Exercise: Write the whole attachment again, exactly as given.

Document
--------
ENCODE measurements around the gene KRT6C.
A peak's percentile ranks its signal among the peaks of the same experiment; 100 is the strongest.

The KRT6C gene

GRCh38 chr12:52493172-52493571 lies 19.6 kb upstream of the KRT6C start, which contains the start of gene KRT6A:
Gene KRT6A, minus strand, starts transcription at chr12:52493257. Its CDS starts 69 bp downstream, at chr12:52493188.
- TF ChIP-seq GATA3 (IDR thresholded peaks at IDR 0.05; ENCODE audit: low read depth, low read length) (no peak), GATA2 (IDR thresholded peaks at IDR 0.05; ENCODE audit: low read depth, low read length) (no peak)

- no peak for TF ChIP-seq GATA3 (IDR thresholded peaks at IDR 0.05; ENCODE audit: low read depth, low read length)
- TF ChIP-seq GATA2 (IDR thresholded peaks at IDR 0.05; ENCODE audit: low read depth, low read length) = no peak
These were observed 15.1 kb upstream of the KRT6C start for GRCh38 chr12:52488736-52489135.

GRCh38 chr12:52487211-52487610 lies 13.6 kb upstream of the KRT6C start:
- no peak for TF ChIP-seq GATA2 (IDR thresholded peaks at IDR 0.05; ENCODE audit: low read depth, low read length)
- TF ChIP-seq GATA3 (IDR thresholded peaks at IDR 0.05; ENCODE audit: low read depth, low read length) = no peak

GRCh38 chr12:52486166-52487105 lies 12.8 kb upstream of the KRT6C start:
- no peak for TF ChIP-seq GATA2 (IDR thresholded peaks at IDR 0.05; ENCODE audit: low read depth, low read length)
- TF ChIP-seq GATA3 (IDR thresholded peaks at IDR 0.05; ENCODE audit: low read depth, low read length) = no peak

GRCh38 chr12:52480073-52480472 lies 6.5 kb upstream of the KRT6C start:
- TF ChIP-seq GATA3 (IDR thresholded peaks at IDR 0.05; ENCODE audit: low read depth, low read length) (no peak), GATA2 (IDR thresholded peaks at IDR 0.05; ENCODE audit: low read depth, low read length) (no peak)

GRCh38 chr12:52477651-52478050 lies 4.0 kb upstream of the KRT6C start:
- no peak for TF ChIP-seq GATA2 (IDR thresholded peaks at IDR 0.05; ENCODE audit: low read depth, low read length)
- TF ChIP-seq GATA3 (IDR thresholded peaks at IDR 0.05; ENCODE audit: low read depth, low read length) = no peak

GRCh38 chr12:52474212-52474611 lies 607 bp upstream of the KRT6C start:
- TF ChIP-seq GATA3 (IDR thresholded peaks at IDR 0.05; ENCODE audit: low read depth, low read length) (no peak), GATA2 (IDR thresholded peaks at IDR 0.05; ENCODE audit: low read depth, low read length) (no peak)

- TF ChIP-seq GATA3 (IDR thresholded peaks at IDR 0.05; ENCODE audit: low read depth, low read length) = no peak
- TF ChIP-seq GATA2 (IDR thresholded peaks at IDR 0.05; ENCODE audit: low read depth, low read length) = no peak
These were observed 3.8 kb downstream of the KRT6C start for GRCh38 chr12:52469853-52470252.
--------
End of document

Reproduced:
ENCODE measurements around the gene KRT6C.
A peak's percentile ranks its signal among the peaks of the same experiment; 100 is the strongest.

The KRT6C gene

GRCh38 chr12:52493172-52493571 lies 19.6 kb upstream of the KRT6C start, which contains the start of gene KRT6A:
Gene KRT6A, minus strand, starts transcription at chr12:52493257. Its CDS starts 69 bp downstream, at chr12:52493188.
- TF ChIP-seq GATA3 (IDR thresholded peaks at IDR 0.05; ENCODE audit: low read depth, low read length) (no peak), GATA2 (IDR thresholded peaks at IDR 0.05; ENCODE audit: low read depth, low read length) (no peak)

- no peak for TF ChIP-seq GATA3 (IDR thresholded peaks at IDR 0.05; ENCODE audit: low read depth, low read length)
- TF ChIP-seq GATA2 (IDR thresholded peaks at IDR 0.05; ENCODE audit: low read depth, low read length) = no peak
These were observed 15.1 kb upstream of the KRT6C start for GRCh38 chr12:52488736-52489135.

GRCh38 chr12:52487211-52487610 lies 13.6 kb upstream of the KRT6C start:
- no peak for TF ChIP-seq GATA2 (IDR thresholded peaks at IDR 0.05; ENCODE audit: low read depth, low read length)
- TF ChIP-seq GATA3 (IDR thresholded peaks at IDR 0.05; ENCODE audit: low read depth, low read length) = no peak

GRCh38 chr12:52486166-52487105 lies 12.8 kb upstream of the KRT6C start:
- no peak for TF ChIP-seq GATA2 (IDR thresholded peaks at IDR 0.05; ENCODE audit: low read depth, low read length)
- TF ChIP-seq GATA3 (IDR thresholded peaks at IDR 0.05; ENCODE audit: low read depth, low read length) = no peak

GRCh38 chr12:52480073-52480472 lies 6.5 kb upstream of the KRT6C start:
- TF ChIP-seq GATA3 (IDR thresholded peaks at IDR 0.05; ENCODE audit: low read depth, low read length) (no peak), GATA2 (IDR thresholded peaks at IDR 0.05; ENCODE audit: low read depth, low read length) (no peak)

GRCh38 chr12:52477651-52478050 lies 4.0 kb upstream of the KRT6C start:
- no peak for TF ChIP-seq GATA2 (IDR thresholded peaks at IDR 0.05; ENCODE audit: low read depth, low read length)
- TF ChIP-seq GATA3 (IDR thresholded peaks at IDR 0.05; ENCODE audit: low read depth, low read length) = no peak

GRCh38 chr12:52474212-52474611 lies 607 bp upstream of the KRT6C start:
- TF ChIP-seq GATA3 (IDR thresholded peaks at IDR 0.05; ENCODE audit: low read depth, low read length) (no peak), GATA2 (IDR thresholded peaks at IDR 0.05; ENCODE audit: low read depth, low read length) (no peak)

- TF ChIP-seq GATA3 (IDR thresholded peaks at IDR 0.05; ENCODE audit: low read depth, low read length) = no peak
- TF ChIP-seq GATA2 (IDR thresholded peaks at IDR 0.05; ENCODE audit: low read depth, low read length) = no peak
These were observed 3.8 kb downstream of the KRT6C start for GRCh38 chr12:52469853-52470252.